Freshwater Biology 04/2015; 60(4). DOI:10.1111/fwb.12536 · 2.91 Impact Factor
  • Source
    [Show abstract] [Hide abstract]
    ABSTRACT: We investigated changes in respiration across night and daytime in a headwater stream. For this, we conducted consecutive nighttime and daytime experiments injecting the bioreactive tracer resazurin in two reaches with different riparian canopy densities (different levels of photosynthetically active radiation) to compare respiration rate coefficients. We found that even though stream water temperature measured above the streambed at day and night (half-day timescale) were different within each reach and across reaches (95% confidence level), apparent respiration rate coefficients were not different across nighttime and daytime conditions (95% confidence level). A likely explanation for this is that the bulk of stream respiration takes place in the hyporheic zone, where diel fluctuations of stream temperature and PAR are considerably attenuated (e.g., Constantz (2008)), and where temperature is not measured in routine investigations of stream metabolism. Our results suggest that community respiration in headwater streams may not need to be “corrected” for temperature between daytime and nighttime, even though instantaneous changes in respiration are expected to occur from a pure biological perspective.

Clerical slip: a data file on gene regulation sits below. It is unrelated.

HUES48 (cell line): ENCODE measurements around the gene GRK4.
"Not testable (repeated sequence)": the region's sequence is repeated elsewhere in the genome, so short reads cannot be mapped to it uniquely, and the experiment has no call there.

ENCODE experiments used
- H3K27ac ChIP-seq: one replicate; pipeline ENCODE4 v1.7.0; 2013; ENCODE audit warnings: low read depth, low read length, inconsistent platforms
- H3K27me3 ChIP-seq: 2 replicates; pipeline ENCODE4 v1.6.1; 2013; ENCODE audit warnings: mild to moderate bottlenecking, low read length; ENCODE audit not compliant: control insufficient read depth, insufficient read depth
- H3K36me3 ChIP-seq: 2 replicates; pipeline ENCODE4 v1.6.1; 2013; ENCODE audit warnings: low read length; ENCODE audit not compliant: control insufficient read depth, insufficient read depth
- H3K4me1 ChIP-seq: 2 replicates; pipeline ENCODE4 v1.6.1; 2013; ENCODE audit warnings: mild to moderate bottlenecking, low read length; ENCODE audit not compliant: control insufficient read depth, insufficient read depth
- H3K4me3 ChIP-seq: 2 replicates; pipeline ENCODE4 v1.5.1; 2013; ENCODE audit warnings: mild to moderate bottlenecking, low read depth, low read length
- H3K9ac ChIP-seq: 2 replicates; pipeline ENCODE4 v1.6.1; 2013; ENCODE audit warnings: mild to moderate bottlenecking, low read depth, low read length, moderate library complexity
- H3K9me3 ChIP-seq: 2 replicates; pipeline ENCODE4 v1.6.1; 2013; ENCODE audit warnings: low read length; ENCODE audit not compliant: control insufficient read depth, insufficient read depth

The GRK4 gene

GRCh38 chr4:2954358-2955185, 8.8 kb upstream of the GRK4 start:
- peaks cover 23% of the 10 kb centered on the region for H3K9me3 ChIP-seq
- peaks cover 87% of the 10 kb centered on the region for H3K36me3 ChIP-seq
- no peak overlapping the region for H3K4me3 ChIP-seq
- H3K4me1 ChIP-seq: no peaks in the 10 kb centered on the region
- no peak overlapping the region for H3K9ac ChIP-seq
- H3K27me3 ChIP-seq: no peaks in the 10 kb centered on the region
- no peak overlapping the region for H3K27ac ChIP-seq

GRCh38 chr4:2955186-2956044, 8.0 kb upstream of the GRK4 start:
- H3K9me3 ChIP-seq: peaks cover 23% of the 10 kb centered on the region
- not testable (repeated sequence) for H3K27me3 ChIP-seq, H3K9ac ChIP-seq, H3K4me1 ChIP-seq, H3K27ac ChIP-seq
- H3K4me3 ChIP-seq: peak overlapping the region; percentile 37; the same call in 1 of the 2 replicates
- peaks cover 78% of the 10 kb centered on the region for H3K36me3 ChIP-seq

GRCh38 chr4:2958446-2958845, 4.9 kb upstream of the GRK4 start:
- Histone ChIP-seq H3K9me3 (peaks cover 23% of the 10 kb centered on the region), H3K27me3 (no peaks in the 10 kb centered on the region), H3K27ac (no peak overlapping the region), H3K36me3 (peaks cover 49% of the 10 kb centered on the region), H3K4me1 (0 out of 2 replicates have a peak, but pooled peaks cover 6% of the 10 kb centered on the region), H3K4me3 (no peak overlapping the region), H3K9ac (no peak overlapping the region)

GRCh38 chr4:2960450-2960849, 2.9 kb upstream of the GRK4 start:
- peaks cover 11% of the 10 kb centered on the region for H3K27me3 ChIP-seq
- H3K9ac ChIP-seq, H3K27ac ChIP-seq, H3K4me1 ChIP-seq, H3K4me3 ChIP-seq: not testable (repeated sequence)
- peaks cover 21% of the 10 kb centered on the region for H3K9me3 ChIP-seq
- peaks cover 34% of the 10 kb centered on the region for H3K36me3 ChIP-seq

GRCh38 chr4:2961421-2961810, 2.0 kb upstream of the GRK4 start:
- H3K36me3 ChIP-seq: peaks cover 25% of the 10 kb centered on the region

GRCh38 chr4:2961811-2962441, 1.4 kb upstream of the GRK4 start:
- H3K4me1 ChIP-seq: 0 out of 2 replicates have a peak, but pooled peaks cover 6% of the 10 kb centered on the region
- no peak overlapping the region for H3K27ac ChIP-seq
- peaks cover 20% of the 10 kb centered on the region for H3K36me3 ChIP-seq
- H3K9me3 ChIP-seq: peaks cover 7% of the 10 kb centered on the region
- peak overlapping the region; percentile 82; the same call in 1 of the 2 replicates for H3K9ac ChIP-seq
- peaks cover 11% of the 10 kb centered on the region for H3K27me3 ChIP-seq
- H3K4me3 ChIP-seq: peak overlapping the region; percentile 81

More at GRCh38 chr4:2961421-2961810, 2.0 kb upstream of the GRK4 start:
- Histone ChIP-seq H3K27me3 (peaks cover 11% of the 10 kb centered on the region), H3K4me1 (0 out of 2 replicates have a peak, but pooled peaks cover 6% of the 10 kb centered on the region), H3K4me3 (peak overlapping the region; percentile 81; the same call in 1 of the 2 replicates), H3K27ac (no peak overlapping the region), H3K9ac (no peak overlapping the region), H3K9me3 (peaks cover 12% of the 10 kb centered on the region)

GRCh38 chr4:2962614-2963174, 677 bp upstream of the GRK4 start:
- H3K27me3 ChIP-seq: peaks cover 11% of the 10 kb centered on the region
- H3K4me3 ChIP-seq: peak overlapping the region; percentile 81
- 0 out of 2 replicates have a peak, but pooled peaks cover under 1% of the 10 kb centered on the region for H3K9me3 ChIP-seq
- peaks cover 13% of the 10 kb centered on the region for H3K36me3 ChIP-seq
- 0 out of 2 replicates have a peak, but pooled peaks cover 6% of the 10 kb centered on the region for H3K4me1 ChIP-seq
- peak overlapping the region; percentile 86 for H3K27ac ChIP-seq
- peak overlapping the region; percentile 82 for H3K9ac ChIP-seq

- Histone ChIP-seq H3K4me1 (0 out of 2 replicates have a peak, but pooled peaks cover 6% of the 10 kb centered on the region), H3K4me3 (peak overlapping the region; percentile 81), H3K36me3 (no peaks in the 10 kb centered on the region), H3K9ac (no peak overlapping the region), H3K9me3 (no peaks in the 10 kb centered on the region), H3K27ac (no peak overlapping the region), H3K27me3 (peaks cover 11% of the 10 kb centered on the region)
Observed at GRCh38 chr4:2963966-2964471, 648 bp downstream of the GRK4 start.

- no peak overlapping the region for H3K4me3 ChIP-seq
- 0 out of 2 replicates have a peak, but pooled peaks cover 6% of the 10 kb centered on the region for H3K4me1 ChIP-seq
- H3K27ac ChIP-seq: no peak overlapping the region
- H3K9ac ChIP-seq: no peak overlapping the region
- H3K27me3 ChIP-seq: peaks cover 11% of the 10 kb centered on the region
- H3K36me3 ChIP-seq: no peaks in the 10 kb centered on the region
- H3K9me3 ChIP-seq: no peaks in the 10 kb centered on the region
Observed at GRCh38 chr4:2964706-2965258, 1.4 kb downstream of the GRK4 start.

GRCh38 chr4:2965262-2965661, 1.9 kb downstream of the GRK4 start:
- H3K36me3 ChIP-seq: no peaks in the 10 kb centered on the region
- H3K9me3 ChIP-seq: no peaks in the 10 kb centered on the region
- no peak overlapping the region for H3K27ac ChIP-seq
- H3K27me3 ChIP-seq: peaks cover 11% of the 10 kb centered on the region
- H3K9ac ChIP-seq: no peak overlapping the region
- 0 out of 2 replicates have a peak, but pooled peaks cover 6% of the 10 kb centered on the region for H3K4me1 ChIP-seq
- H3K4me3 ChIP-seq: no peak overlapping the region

Ecohydrology 02/2015; DOI:10.1002/eco.1615 · 2.63 Impact Factor
  • Source
    [Show abstract] [Hide abstract]
    ABSTRACT: Inland waters are an important component of the global carbon cycle through transport, storage, and direct emissions of CO2 and CH4 to the atmosphere. Despite predictions of high physical gas exchange rates due to turbulent flows and ubiquitous supersaturation of CO2—and perhaps also CH4—patterns of gas emissions are essentially undocumented for high mountain ecosystems. Much like other headwater networks around the globe, we found that high-elevation streams in Rocky Mountain National Park, U.S.A. were supersaturated with CO2 during the growing season and were net sources to the atmosphere. CO2 concentrations in lakes, on the other hand, tended to be less than atmospheric equilibrium during the open water season. CO2 and CH4 emissions from the aquatic conduit were relatively small compared to many parts of the globe. Irrespective of the physical template for high gas exchange (high k), we found evidence of CO2 source limitation to mountain streams during the growing season, which limits overall CO2 emissions. Our results suggest a reduced importance of aquatic ecosystems for carbon cycling in high-elevation landscapes having limited soil development and high CO2 consumption via mineral weathering.
    Journal of Geophysical Research: Biogeosciences 05/2015; DOI:10.1002/2014JG002861 · 3.44 Impact Factor